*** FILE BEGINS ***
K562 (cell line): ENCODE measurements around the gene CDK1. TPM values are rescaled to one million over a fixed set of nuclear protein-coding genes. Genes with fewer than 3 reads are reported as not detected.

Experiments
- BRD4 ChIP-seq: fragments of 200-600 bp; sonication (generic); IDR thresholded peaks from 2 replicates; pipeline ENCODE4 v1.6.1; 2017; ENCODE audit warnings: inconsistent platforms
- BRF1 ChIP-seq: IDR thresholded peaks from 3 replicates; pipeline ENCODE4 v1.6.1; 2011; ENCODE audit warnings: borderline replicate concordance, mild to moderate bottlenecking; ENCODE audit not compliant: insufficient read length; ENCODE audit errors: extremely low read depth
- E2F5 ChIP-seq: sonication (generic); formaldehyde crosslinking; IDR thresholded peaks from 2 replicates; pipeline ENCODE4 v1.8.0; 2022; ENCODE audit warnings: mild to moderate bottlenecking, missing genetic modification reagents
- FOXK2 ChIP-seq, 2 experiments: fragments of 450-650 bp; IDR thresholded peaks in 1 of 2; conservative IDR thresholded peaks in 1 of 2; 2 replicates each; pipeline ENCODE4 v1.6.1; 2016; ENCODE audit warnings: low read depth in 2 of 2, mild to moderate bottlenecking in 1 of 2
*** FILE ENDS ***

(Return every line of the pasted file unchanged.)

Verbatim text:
K562 (cell line): ENCODE measurements around the gene CDK1. TPM values are rescaled to one million over a fixed set of nuclear protein-coding genes. Genes with fewer than 3 reads are reported as not detected.

Experiments
- BRD4 ChIP-seq: fragments of 200-600 bp; sonication (generic); IDR thresholded peaks from 2 replicates; pipeline ENCODE4 v1.6.1; 2017; ENCODE audit warnings: inconsistent platforms
- BRF1 ChIP-seq: IDR thresholded peaks from 3 replicates; pipeline ENCODE4 v1.6.1; 2011; ENCODE audit warnings: borderline replicate concordance, mild to moderate bottlenecking; ENCODE audit not compliant: insufficient read length; ENCODE audit errors: extremely low read depth
- E2F5 ChIP-seq: sonication (generic); formaldehyde crosslinking; IDR thresholded peaks from 2 replicates; pipeline ENCODE4 v1.8.0; 2022; ENCODE audit warnings: mild to moderate bottlenecking, missing genetic modification reagents
- FOXK2 ChIP-seq, 2 experiments: fragments of 450-650 bp; IDR thresholded peaks in 1 of 2; conservative IDR thresholded peaks in 1 of 2; 2 replicates each; pipeline ENCODE4 v1.6.1; 2016; ENCODE audit warnings: low read depth in 2 of 2, mild to moderate bottlenecking in 1 of 2